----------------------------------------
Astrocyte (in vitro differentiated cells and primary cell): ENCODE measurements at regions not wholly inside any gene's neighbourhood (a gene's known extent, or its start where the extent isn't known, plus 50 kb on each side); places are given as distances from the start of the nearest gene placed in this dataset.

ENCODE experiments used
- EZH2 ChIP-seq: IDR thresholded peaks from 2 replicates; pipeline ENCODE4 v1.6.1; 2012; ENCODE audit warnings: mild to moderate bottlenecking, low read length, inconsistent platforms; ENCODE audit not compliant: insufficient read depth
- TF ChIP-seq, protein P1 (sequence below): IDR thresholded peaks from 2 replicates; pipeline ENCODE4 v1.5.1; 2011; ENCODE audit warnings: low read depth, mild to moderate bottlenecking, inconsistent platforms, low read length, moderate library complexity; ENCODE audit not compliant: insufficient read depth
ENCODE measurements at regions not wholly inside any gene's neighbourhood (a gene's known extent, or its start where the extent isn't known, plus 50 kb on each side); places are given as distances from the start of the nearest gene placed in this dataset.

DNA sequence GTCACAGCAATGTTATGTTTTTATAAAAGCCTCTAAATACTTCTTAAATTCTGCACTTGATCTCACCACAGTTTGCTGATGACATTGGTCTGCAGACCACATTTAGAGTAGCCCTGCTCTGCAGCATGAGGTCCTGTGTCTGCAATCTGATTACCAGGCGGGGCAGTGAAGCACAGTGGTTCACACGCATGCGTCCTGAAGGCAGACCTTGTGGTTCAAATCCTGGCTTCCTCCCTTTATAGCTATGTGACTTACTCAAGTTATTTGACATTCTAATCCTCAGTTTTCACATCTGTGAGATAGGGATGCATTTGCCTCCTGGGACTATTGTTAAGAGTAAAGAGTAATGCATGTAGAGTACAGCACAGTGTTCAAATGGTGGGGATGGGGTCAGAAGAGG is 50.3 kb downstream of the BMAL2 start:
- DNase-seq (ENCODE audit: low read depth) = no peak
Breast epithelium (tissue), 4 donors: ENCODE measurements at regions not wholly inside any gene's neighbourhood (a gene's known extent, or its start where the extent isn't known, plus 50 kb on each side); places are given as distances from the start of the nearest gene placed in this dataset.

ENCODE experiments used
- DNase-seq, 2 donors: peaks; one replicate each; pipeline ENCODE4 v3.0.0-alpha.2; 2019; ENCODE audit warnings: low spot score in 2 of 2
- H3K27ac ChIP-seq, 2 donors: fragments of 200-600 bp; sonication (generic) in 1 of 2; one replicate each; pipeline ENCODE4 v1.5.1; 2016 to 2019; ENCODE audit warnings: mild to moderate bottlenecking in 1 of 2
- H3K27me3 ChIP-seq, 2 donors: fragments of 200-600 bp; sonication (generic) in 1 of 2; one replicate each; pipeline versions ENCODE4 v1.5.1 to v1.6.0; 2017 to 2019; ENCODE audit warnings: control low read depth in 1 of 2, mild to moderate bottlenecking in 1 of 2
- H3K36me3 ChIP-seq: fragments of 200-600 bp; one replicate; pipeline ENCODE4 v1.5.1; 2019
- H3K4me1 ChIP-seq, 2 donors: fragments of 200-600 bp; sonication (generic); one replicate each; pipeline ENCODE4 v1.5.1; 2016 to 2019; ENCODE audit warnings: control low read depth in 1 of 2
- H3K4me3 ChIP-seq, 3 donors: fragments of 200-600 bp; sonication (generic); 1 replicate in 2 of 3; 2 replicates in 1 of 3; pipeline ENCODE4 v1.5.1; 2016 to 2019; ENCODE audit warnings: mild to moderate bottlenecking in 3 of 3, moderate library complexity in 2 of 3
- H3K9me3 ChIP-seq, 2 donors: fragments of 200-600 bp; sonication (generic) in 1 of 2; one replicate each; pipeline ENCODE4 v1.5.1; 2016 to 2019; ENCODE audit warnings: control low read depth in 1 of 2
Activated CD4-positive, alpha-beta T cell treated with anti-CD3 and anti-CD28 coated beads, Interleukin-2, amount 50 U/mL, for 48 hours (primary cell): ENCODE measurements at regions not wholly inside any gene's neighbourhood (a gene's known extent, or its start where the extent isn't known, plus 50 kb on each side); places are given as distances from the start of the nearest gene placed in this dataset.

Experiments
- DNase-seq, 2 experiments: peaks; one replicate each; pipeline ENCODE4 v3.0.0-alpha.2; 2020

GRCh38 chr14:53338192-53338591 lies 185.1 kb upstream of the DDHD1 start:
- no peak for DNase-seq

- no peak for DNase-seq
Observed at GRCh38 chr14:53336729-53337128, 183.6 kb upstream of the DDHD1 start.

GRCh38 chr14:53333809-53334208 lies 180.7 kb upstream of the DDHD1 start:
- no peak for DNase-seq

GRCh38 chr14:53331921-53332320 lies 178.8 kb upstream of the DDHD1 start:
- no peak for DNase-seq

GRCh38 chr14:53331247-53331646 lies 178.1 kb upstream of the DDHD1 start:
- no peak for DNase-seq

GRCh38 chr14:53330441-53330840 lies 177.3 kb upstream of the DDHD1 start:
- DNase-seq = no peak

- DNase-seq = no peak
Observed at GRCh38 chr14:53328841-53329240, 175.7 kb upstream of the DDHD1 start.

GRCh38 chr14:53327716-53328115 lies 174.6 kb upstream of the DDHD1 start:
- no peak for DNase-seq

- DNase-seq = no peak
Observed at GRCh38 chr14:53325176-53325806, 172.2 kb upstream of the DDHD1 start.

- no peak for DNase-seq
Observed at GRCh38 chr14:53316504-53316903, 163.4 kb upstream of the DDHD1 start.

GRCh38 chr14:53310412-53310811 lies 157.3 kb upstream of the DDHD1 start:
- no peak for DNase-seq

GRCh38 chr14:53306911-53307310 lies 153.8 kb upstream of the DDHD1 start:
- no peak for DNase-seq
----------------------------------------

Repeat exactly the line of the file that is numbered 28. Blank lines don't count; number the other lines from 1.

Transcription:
GRCh38 chr14:53331247-53331646 lies 178.1 kb upstream of the DDHD1 start: